Roland Kallenborn
Eva Brorström-Lundén
Lars-Otto Reiersen
Simon Wilson
Author Affiliation
Faculty of Chemistry, Biotechnology and Food Sciences (KBM), Norwegian University of Life Sciences (NMBU), 1432, Ås, Norway. roland.kallenborn@nmbu.no.
Source
Environ Sci Pollut Res Int. 2018 Nov; 25(33):33001-33013
Date
Nov-2018
Language
English
Publication Type
Journal Article
Review
Keywords
Animals
Arctic Regions
Biodegradation, Environmental
Cosmetics - analysis
Ecosystem
Ecotoxicology
Environment
Environmental Monitoring - methods
Food chain
Fresh Water - chemistry
Humans
Pharmaceutical Preparations - analysis
Seawater - chemistry
Sewage - chemistry
Waste Water
Water Pollutants, Chemical - analysis
Abstract
A first review on occurrence and distribution of pharmaceuticals and personal care products (PPCPs) is presented. The literature survey conducted here was initiated by the current Assessment of the Arctic Monitoring and Assessment Programme (AMAP). This first review on the occurrence and environmental profile of PPCPs in the Arctic identified the presence of 110 related substances in the Arctic environment based on the reports from scientific publications, national and regional assessments and surveys, as well as academic research studies (i.e., PhD theses). PPCP residues were reported in virtually all environmental compartments from coastal seawater to high trophic level biota. For Arctic environments, domestic and municipal wastes as well as sewage are identified as primary release sources. However, the absence of modern waste water treatment plants (WWTPs), even in larger settlements in the Arctic, is resulting in relatively high release rates for selected PPCPs into the receiving Arctic (mainly) aquatic environment. Pharmaceuticals are designed with specific biochemical functions as a part of an integrated therapeutically procedure. This biochemical effect may cause unwanted environmental toxicological effects on non-target organisms when the compound is released into the environment. In the Arctic environments, pharmaceutical residues are released into low to very low ambient temperatures mainly into aqueous environments. Low biodegradability and, thus, prolonged residence time must be expected for the majority of the pharmaceuticals entering the aquatic system. The environmental toxicological consequence of the continuous PPCP release is, thus, expected to be different in the Arctic compared to the temperate regions of the globe. Exposure risks for Arctic human populations due to consumption of contaminated local fish and invertebrates or through exposure to resistant microbial communities cannot be excluded. However, the scientific results reported and summarized here, published in 23 relevant papers and reports (see Table S1 and following references), must still be considered as indication only. Comprehensive environmental studies on the fate, environmental toxicology, and distribution profiles of pharmaceuticals applied in high volumes and released into the Nordic environment under cold Northern climate conditions should be given high priority by national and international authorities.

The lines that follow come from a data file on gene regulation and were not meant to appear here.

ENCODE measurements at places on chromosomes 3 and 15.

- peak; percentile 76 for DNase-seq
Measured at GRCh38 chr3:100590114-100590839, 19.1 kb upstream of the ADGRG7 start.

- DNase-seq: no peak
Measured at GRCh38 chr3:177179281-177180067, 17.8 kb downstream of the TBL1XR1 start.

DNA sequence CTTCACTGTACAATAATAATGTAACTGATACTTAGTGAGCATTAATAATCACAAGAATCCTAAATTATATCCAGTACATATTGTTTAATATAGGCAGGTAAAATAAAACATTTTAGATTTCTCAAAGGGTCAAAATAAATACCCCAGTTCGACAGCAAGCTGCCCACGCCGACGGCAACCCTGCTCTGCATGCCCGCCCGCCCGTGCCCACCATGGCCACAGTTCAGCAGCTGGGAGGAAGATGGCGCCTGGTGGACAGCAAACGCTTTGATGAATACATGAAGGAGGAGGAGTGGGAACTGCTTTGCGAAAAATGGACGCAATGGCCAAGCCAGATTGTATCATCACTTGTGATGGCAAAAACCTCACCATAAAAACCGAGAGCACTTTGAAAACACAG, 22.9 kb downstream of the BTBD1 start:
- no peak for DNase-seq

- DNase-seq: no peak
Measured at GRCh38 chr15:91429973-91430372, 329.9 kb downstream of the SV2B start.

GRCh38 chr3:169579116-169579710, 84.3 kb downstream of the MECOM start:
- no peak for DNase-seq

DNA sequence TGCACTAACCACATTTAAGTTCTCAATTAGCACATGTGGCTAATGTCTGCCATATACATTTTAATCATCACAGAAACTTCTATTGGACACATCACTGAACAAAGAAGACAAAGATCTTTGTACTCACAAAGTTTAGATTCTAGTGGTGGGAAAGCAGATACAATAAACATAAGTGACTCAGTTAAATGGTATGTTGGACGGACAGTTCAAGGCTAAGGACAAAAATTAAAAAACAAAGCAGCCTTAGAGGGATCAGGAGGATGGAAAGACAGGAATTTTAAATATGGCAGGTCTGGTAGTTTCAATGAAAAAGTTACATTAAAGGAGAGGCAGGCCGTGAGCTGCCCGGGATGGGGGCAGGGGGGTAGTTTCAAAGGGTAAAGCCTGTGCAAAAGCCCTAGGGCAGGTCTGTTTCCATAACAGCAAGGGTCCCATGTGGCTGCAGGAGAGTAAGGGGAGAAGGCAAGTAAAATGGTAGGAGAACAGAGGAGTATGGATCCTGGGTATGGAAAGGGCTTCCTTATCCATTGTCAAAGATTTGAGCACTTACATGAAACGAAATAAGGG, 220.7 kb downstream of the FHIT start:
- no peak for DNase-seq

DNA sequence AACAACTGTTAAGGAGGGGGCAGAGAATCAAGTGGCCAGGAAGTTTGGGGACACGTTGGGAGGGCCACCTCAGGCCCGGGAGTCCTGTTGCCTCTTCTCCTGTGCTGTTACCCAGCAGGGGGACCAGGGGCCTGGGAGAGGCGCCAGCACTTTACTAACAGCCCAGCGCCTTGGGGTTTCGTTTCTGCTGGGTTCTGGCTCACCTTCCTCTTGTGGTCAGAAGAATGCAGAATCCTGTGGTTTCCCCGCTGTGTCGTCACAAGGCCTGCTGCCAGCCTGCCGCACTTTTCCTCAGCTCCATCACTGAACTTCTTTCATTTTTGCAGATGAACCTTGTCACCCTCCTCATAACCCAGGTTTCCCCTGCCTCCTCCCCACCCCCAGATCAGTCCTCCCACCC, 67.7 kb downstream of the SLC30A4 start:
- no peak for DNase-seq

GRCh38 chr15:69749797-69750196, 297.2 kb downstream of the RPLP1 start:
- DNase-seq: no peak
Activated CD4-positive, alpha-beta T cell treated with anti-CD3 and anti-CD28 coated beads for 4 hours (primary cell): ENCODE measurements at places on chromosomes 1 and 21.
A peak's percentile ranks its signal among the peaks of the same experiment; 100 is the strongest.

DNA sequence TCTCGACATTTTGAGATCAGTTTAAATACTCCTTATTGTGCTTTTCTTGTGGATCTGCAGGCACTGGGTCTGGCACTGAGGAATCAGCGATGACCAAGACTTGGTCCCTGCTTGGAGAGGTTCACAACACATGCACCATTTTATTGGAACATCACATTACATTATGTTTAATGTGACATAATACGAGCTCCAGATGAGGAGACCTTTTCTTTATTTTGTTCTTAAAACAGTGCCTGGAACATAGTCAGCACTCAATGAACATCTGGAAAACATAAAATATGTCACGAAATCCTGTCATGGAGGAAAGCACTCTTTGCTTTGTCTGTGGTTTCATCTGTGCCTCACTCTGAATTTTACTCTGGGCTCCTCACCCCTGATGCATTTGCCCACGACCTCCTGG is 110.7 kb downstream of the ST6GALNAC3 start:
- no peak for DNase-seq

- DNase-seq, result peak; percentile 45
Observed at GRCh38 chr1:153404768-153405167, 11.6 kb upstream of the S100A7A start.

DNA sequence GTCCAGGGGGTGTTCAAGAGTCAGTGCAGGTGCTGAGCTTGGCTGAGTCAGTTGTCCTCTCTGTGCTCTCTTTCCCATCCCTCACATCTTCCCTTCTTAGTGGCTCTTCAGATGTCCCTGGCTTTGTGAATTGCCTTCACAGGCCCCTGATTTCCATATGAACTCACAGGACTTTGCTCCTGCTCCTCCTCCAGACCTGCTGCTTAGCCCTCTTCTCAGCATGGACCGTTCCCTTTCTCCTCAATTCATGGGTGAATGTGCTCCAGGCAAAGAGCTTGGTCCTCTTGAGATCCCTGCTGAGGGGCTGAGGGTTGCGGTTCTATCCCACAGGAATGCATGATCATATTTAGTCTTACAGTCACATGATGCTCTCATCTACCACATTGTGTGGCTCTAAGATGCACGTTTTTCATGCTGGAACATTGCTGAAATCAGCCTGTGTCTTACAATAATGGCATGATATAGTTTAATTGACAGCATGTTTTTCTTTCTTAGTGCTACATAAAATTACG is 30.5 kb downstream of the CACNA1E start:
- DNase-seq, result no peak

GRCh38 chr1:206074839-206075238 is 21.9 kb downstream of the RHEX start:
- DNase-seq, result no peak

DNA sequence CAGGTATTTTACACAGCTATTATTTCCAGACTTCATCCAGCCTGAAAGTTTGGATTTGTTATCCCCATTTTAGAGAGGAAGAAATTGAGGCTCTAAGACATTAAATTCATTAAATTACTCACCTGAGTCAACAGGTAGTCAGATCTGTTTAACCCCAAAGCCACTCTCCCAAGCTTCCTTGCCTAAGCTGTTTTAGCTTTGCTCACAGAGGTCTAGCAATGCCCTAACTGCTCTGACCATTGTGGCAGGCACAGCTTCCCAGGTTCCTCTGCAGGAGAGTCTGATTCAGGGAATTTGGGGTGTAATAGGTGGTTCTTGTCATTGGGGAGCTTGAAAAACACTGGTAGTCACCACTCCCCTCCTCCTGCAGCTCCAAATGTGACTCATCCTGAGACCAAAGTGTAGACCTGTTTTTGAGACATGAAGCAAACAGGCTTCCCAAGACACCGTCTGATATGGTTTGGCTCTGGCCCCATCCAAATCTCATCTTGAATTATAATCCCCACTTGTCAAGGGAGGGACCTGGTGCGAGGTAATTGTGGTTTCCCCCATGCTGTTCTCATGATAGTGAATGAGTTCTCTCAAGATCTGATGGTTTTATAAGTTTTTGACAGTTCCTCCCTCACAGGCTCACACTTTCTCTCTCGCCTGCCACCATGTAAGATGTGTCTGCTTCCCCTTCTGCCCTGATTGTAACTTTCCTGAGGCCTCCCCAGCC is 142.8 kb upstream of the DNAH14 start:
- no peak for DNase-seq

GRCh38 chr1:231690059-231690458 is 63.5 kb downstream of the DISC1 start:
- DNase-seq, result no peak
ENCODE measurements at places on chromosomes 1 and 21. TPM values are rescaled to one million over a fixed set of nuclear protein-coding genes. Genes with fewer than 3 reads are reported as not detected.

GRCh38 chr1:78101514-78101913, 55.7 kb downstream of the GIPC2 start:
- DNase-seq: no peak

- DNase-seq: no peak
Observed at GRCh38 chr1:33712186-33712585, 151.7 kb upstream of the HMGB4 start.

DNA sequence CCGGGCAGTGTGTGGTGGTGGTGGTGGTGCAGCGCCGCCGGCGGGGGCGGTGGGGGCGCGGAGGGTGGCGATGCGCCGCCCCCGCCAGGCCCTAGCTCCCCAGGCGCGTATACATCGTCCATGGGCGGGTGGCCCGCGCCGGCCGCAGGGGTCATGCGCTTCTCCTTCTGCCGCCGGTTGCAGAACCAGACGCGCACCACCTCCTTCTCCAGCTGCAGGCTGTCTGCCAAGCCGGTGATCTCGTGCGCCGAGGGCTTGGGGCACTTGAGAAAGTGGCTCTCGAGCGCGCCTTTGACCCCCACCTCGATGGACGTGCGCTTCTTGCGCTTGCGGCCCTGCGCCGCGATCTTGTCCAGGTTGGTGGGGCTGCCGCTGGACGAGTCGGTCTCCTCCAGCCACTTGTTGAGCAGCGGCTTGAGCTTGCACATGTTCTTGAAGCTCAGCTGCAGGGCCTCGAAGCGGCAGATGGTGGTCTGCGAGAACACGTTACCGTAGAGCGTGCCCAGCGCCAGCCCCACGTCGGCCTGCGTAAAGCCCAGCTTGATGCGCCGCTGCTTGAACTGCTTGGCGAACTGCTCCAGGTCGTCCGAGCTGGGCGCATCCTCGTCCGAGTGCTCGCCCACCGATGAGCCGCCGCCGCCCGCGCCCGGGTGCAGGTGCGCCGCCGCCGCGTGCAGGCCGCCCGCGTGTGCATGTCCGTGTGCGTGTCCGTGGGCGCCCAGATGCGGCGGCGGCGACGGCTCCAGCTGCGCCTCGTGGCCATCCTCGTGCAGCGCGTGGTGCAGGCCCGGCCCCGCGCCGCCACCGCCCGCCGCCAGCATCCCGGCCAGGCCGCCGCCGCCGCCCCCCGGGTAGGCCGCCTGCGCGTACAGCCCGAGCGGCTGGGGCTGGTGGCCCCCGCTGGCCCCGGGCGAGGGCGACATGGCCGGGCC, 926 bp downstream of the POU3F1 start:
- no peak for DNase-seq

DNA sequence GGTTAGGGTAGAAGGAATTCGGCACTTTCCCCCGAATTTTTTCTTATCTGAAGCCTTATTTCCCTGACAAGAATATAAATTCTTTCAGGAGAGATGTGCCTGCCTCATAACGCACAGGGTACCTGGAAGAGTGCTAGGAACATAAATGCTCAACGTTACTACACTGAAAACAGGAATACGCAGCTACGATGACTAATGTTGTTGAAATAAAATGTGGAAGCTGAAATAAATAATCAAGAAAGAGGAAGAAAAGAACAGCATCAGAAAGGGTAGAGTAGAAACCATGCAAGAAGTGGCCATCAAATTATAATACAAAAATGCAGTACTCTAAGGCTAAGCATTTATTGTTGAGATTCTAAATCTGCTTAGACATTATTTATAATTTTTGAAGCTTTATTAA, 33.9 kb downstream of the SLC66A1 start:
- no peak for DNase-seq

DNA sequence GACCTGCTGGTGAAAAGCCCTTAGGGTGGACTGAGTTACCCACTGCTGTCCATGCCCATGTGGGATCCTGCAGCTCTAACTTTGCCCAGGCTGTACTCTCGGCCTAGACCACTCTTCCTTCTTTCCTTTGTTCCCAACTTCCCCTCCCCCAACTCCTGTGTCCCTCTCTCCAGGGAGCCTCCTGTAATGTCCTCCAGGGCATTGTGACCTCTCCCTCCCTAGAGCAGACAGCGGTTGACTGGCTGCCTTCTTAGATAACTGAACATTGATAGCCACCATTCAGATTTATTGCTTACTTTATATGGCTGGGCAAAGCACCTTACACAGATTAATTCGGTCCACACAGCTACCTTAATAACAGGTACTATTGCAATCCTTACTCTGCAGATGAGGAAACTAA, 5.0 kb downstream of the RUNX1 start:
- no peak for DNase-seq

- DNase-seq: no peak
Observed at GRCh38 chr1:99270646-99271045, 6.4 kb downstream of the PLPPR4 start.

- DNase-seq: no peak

PubMed ID
28762048 View in PubMed
Less detail

Pharmaceuticals and personal care products (PPCPs) in Arctic environments: indicator contaminants for assessing local and remote anthropogenic sources in a pristine ecosystem in change.

https://arctichealth.org/en/permalink/ahliterature284700
Source
Environ Sci Pollut Res Int. 2017 Jul 31;
Publication Type